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Stock theft investigation by SAPS. The corrupt South African police are working together with the farm attackers. Photo: SAPS

Farmers say horrific murder in Free State could have been prevented

Farmers in the Eastern Free State say the horrific murder of Brendin Horner could have been prevented if a detailed report had been considered in which the suspected members of transnational stock theft syndicates had been identified.

Published: October 11, 2020, 10:37 am

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    A group of about 30 farmers marched on the courthouse on Tuesday and a police van was overturned and caught fire when the police tried to ram into the group. One of the alleged participants, a 51-year-old former farmer and now a construction contractor, André Pienaar, appeared in court on Friday morning on charges of terrorism, attempted murder, incitement to violence and public violence. He has not been identified in the South African media in terms of a court order. Pienaar’s bail application was adjourned until Tuesday.

    In a speech before the court on Tuesday, the farmers, including Pienaar, had challenged the Minister of Police, Bheki Cele, to ask the Hawks about the report “on Paul Roux’s corrupt police” which he had already been given in January.

    Herkie Viljoen, safety chairman of the Bethlehem District Agricultural Association, which operates a 24-hour control room for the region in the town, told Sunday newspaper Rapport that Horner was killed “because people did not do their job”.

    “What did they do with that report? If they did their job. . . if they had acted on what we had proven to them in black and white. . . the gang that has been terrorizing us for two years now, then that gang could not do what they did on Friday morning,” Viljoen said.

    He said farmers want the police to appoint a national task team within a week to investigate stock theft in the Eastern Free State and the local police’s involvement in it.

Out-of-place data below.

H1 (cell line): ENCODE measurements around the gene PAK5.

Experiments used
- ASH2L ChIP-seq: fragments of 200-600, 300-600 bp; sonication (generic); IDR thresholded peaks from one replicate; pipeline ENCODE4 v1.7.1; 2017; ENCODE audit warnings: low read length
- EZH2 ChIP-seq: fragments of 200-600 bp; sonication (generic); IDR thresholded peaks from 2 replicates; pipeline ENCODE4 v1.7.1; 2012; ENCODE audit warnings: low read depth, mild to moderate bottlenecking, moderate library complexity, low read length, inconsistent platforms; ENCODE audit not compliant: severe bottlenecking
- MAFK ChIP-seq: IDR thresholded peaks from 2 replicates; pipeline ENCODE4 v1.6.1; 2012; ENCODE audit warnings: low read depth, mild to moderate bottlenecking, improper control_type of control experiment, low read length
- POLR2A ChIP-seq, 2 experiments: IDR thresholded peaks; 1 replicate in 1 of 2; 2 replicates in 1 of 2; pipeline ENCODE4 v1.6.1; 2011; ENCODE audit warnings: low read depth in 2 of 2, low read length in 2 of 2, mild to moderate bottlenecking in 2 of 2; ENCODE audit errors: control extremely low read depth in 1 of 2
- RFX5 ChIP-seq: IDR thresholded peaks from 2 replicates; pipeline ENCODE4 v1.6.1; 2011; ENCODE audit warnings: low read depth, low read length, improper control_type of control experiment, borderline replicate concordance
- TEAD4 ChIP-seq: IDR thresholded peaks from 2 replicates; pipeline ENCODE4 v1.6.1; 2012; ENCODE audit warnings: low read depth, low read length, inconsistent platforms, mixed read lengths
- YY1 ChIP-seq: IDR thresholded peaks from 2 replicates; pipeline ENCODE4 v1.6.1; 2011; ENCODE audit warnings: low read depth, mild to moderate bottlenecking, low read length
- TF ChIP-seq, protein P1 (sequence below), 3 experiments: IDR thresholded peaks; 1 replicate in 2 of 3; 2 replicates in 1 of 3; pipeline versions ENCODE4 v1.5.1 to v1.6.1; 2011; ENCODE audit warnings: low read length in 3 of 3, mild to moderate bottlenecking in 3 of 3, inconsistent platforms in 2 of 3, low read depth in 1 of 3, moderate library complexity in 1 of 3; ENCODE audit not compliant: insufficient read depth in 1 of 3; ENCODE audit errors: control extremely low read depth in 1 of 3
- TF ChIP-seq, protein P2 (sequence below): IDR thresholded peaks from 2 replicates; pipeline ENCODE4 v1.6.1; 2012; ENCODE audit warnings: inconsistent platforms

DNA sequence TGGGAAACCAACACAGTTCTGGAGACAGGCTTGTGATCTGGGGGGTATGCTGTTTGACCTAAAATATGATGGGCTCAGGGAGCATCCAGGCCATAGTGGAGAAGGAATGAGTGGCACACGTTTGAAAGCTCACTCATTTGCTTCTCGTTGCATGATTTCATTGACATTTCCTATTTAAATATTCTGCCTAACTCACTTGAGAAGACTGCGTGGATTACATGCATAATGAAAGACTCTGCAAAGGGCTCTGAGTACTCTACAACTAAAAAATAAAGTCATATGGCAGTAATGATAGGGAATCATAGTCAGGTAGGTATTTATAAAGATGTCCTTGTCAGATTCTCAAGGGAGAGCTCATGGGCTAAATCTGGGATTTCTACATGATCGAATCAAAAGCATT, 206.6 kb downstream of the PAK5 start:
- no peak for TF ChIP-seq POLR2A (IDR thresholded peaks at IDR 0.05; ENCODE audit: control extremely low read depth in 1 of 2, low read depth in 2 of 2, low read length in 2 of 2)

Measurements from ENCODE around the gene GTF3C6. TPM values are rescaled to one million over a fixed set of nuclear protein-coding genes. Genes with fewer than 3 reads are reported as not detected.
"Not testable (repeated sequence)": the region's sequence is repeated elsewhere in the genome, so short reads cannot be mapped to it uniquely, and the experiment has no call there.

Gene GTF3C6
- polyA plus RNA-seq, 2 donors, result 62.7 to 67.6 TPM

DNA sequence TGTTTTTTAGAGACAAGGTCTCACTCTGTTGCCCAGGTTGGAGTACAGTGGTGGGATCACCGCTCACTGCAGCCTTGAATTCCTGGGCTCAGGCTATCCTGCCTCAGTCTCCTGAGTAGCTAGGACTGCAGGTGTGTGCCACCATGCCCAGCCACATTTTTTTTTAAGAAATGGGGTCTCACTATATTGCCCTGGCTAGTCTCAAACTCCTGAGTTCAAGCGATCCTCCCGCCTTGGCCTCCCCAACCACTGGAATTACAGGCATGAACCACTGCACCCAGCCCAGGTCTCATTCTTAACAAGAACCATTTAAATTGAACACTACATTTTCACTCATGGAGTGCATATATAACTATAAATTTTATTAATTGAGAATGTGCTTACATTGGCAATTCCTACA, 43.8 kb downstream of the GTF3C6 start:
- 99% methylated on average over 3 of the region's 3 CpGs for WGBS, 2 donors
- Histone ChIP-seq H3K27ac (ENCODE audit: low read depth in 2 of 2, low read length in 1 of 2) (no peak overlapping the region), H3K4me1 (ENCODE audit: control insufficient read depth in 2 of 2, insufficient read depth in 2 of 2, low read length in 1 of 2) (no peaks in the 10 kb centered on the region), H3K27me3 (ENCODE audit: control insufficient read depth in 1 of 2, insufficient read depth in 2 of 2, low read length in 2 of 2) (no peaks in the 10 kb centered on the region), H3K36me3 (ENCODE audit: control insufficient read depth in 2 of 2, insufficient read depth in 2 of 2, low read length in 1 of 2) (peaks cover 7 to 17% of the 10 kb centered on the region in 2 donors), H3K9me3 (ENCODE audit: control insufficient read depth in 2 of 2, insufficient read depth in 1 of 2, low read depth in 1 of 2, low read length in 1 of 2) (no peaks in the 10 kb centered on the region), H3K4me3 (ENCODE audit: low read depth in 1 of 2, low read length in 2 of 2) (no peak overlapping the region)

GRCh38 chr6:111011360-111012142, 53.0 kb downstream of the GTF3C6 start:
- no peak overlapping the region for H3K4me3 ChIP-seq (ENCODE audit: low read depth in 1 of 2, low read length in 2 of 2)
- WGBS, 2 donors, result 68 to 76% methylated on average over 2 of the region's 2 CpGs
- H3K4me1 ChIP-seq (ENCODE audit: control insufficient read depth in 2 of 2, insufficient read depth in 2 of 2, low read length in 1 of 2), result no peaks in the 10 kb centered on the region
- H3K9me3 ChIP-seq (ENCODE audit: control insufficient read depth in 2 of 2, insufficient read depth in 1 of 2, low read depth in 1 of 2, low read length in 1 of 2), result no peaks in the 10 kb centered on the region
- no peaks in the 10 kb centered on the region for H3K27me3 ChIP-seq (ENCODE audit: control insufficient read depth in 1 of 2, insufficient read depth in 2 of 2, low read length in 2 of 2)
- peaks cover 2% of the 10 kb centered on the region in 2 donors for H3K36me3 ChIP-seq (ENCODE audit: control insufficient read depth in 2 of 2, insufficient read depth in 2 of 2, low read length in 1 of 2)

The incriminating report was handed over to a lieutenant colonel in the Hawks months ago. The Hawks are South Africa’s Directorate for Priority Crime Investigation (DPCI).

    The real problem appears to be Lesotho. This enclaved British Bantustan, has always been a safe haven for stock thieves. The thieves simply cross the border with their loot.

    Curiously, together with another British Bantustan Swaziland, which also happens to be an absolute monarchy, these two small ethnic countries in Southern Africa survived the international onslaught against Apartheid. While the Bantustans in South Africa were dismantled and the land handed over to ANC-supporting tribal chiefs, Lesotho and Swaziland somehow never caught the attention of the international Anglophone media.

    The South African and Lesotho police’s joint Operation Servamus in August 2019 resulted in the seizure of only 117 stolen cattle, 107 stolen goats, four sheep and seven horses.

    Regarding cross-border raids between South Africa and Lesotho, the stolen animals are hidden along the mountainous border, rebranded and sold back to South Africans. The stolen animals are laundered through stock auctions.

    The lack of border security contributes to the problem. Large parts of the border fence and fence poles have been stolen. This has created opportunities for criminals to smuggle livestock, drugs as well as firearms across the border.

    “With livestock theft comes the problem of drug trafficking accompanied by increasing levels of violence,” a senior law enforcement officer in Lesotho told ENACT on condition of anonymity.

    The mountainous border post between South Africa and Lesotho at Sani Pass. Wikipedia

    In addition to stealing animals, armed criminals attack farmers. Many of these cases are not reported to the police, primarily due to fear of reprisal. The attackers often set alight grazing or even whole farms.  In 2014, the Eastern Free State lost more than 100 000 ha of pasture destroyed by arson.

    “In September 2019, we started by talking to police stations in the district. We did not receive any reply. Then we went to the (provincial) clusters. Again, no reply.” Viljoen then sent the report to a lieutenant colonel of the Hawks in Pretoria – the first was sent in December and a follow-up report containing even more detail was sent in January. He has yet to receive a reply.